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Editor Interview: The Awakenings Review

Q: Describe what you publish in 25 characters or less.

A: Mental illness literature

Q: What other current publications (or publishers) do you admire most?

A: We are most taken with the works of poets and writers found in The Kenyon Review published at Kenyon College. The concept of The Awakenings Review was taken from its pages. We also admire The Sewanee Review published at The University of the South.

Q: If you publish writing, who are your favorite writers? If you publish art, who are your favorite artists?

A: Our favorite writers and poets come from the pages of The Awakenings Review including Bibhu Padhi, Roddy Williams, Nnadi Samuel, Mari-Carmen Marin, and Zan Bockes. There are scores of others.

Q: What sets your publication apart from others that publish similar material?

A: There are only a few other literary journals that we're aware of that publish the works of poets and writers with mental illnesses. This is our cause and this sets The Awakenings Review apart from other literary journals that sometimes have no clear mission. The Awakenings Review is a hard copy annual publication that draws writers and poets from around the globe who have what we refer to as a “relationship” with mental illness: either self, family member, or friend. Writers and poets come to us with a variety of mental health conditions which they often share—we read their personal stories with compassion and concern. Not surprisingly some writers and poets find us after having been excluded from other literary journals for writing about these stigmatized conditions.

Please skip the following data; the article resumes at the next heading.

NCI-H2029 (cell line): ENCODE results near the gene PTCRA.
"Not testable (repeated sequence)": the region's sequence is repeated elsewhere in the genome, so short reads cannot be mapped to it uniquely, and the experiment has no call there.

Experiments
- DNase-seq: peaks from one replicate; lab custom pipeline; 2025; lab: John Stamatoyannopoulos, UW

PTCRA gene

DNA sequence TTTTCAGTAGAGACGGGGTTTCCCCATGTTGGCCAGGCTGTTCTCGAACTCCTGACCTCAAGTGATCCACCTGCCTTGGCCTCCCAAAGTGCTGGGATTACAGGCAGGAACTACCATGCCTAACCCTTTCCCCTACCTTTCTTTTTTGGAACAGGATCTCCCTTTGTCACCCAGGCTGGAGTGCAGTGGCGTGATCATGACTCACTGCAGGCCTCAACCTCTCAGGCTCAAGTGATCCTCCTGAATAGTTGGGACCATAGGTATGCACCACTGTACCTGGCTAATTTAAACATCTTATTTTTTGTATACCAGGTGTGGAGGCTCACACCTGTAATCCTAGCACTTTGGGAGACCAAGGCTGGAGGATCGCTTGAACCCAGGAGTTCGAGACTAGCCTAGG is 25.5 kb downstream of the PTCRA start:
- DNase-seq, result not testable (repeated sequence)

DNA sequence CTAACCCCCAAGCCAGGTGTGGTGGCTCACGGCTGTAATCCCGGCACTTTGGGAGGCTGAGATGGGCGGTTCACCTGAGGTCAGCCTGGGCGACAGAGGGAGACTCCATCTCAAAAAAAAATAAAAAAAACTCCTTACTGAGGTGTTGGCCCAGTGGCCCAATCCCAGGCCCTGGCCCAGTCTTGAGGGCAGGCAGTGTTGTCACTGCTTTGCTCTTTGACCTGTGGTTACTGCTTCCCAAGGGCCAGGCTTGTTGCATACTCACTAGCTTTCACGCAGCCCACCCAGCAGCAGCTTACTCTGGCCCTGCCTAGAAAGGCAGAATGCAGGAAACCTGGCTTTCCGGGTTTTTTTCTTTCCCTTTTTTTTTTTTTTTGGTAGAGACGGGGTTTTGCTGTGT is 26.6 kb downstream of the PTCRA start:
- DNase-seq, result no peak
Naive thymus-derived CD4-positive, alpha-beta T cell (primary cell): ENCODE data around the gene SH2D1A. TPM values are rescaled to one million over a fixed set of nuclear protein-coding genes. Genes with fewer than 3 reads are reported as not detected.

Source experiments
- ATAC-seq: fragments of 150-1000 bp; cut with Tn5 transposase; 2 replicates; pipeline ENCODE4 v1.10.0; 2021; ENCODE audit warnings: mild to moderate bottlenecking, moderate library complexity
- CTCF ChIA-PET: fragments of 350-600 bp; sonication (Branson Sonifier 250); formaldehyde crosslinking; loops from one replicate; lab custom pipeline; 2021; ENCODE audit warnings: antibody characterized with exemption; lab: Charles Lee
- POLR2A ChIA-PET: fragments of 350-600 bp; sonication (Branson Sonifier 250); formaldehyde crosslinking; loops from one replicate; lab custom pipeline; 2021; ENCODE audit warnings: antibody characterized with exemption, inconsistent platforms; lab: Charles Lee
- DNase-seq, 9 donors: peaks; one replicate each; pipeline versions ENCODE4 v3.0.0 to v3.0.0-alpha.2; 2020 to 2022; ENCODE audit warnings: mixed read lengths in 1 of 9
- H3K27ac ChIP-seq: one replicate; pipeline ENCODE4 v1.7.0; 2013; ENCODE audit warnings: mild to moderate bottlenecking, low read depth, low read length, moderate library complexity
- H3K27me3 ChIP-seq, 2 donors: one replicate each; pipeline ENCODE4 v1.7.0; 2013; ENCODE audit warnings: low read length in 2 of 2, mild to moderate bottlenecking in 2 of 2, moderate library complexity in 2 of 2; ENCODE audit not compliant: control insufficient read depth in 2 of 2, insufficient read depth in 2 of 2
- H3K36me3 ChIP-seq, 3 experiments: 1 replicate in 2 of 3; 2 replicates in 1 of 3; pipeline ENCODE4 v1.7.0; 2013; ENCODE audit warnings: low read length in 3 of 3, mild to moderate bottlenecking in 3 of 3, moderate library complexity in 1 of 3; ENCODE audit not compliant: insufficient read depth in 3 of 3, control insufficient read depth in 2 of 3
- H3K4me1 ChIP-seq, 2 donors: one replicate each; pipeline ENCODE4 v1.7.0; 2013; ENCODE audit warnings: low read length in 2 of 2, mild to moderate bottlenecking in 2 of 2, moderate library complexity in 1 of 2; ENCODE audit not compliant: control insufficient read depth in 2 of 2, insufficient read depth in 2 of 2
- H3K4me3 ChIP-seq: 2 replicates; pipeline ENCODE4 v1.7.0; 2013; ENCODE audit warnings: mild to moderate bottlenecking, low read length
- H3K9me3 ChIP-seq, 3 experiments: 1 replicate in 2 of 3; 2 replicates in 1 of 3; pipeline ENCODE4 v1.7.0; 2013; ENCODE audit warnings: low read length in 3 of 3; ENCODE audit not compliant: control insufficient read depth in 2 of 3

Q: What is the best advice you can give people who are considering submitting work to your publication?

A: First of all, don’t think that your work has to elaborate on your mental illness in order to grab our attention. Many writers and poets who we publish write about subjects that are distant from their personal experience with mental illness. We do, however, encourage a writer or a poet to at least mention their story of mental illness in a cover letter, and if accepted, we ask that their relationship with mental illness be at least mentioned in the biography which we publish with their work. We encourage potential writers and poets to read our submission guidelines to gain a solid idea of how we prefer their work to be submitted. Most of all, know that The Awakenings Review is a place where your experience with mental illness can be shared and understood by editors who have been through the same turmoil, and a readership that is concerned and sympathetic.